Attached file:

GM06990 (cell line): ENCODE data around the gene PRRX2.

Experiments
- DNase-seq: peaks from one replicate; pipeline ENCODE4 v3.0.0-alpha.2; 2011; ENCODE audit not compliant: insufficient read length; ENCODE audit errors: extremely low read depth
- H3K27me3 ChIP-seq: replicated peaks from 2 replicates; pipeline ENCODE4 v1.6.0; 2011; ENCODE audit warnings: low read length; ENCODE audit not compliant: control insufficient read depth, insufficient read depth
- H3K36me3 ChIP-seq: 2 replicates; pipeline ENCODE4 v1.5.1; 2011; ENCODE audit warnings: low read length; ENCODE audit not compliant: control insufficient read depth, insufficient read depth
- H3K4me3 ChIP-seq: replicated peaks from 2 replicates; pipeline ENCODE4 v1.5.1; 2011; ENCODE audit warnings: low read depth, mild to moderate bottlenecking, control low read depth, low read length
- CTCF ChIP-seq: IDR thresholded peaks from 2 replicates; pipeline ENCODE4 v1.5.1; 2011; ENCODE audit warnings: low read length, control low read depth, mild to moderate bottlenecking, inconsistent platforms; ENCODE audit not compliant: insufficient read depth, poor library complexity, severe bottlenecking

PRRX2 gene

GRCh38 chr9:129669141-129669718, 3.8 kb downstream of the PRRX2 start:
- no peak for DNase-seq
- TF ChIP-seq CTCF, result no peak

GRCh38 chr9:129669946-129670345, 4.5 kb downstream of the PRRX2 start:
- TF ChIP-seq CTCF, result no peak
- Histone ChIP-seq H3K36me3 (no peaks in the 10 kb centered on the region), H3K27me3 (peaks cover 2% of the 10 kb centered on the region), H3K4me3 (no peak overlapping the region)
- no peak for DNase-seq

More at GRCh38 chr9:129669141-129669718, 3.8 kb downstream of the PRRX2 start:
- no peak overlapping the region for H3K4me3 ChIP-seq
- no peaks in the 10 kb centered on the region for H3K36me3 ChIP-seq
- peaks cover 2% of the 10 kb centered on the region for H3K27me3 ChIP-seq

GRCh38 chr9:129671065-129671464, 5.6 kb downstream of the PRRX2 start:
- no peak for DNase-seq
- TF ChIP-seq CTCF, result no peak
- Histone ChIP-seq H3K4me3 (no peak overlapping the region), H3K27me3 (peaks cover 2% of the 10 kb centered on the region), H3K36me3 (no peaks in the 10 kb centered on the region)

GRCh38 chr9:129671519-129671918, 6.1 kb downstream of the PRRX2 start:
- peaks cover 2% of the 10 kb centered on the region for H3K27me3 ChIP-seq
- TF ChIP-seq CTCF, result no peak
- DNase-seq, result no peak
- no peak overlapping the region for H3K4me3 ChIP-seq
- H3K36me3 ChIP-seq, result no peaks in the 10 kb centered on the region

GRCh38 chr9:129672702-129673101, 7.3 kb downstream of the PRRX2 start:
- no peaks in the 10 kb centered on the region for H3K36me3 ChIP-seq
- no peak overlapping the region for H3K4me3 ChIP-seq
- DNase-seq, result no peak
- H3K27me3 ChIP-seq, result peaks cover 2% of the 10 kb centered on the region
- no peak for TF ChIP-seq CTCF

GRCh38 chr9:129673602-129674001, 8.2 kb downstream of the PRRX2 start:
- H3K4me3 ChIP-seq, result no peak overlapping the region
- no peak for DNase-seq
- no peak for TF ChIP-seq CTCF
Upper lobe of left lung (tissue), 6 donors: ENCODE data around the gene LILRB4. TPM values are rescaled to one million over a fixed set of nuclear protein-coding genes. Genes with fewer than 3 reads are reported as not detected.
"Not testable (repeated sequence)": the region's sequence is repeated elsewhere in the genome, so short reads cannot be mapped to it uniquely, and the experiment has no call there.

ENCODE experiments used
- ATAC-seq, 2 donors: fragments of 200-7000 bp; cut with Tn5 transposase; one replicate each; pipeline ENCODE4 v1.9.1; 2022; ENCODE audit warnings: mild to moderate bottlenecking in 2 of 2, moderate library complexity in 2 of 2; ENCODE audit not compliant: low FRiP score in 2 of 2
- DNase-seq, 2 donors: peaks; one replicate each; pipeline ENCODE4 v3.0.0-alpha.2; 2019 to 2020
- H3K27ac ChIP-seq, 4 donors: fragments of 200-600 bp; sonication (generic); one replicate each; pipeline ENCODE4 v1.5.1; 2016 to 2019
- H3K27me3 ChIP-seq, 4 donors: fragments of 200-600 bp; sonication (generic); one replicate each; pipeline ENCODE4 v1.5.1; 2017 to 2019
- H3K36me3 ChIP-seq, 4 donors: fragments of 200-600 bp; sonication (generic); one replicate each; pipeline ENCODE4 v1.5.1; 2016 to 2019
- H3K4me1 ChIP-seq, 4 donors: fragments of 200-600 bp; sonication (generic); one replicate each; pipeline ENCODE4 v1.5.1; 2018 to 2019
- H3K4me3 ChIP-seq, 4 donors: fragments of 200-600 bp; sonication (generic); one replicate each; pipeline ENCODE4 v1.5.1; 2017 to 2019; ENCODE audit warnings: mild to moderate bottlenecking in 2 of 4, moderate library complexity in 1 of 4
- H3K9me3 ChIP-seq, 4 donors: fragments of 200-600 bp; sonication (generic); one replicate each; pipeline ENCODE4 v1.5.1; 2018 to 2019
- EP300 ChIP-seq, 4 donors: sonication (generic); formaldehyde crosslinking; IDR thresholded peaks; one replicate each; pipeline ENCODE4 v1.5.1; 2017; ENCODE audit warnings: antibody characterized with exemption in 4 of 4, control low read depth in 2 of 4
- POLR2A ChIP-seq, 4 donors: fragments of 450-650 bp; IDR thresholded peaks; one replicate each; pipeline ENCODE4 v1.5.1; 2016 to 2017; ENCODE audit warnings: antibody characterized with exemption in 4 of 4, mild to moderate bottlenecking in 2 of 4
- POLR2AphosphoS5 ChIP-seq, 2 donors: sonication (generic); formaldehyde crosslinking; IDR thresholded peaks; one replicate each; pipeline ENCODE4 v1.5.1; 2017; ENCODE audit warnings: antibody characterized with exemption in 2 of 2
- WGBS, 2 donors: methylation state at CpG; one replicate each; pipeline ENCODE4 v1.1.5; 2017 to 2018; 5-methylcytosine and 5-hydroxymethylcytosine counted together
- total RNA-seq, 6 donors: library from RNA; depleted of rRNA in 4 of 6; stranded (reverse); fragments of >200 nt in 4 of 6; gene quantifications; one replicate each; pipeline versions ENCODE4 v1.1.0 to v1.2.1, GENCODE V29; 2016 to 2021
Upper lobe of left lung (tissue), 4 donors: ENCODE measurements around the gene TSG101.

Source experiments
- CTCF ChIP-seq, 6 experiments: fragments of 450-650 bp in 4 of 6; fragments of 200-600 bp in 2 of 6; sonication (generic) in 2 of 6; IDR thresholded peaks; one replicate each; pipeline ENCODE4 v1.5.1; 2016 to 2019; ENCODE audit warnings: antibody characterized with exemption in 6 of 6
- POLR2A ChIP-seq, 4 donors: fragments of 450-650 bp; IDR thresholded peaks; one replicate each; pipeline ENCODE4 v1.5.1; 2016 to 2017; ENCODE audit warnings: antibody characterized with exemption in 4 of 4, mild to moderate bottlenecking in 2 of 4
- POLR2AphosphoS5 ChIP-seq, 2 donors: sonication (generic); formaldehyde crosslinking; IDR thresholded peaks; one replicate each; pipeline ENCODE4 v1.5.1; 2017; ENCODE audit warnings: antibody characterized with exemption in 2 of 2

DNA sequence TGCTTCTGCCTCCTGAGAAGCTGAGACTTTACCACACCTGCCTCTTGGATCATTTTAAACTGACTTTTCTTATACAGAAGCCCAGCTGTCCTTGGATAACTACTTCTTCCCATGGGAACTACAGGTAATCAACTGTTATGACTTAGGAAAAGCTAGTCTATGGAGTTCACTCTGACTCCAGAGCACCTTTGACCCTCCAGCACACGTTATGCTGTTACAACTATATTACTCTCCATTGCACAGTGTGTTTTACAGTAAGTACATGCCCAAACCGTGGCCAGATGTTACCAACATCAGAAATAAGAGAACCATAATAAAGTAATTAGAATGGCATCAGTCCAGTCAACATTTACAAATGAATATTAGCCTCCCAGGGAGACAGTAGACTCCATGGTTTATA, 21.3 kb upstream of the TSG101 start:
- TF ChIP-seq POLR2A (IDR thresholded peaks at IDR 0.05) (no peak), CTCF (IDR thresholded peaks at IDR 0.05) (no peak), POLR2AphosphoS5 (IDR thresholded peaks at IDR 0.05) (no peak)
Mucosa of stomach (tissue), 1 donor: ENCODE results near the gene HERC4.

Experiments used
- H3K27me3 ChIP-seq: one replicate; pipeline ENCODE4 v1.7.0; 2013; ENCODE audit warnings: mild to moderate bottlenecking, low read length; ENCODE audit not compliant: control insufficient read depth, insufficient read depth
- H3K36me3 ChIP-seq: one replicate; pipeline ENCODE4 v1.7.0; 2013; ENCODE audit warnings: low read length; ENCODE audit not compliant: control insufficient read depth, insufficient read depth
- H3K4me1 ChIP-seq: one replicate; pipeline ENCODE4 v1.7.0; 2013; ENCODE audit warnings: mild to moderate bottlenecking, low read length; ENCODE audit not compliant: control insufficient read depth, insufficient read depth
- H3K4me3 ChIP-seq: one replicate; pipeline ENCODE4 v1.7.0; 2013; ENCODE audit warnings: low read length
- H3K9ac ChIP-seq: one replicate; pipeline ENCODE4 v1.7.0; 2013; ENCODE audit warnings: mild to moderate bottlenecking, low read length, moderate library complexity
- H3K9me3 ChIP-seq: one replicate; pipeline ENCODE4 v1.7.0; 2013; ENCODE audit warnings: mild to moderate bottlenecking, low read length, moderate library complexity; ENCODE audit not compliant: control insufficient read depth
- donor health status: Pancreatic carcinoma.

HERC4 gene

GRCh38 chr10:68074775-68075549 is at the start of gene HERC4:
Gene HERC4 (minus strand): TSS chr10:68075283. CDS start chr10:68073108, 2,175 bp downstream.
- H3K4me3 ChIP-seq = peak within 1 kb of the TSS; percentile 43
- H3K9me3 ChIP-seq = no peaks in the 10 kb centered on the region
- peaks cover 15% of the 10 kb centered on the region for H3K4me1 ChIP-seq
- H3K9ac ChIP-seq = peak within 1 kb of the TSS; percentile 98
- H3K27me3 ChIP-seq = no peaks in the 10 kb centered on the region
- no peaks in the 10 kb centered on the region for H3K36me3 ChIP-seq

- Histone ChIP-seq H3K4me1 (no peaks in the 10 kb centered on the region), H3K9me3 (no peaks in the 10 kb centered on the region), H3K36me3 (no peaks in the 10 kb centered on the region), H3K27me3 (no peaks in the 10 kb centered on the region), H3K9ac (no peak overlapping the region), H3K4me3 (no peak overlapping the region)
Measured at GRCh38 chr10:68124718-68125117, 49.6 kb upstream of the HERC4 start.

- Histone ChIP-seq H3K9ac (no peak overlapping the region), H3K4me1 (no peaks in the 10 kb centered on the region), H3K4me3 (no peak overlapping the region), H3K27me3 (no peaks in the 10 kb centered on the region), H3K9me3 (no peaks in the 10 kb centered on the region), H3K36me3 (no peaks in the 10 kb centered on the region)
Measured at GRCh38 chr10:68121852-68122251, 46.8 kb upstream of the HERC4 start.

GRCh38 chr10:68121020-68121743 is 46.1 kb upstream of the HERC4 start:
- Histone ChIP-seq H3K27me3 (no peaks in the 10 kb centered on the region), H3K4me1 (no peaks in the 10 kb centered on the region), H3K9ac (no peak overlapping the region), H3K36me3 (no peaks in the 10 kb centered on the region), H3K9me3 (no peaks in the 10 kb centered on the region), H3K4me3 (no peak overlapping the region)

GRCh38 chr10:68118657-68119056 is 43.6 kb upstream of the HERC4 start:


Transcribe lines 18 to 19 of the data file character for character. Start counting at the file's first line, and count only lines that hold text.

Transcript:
- no peaks in the 10 kb centered on the region for H3K36me3 ChIP-seq
- peaks cover 2% of the 10 kb centered on the region for H3K27me3 ChIP-seq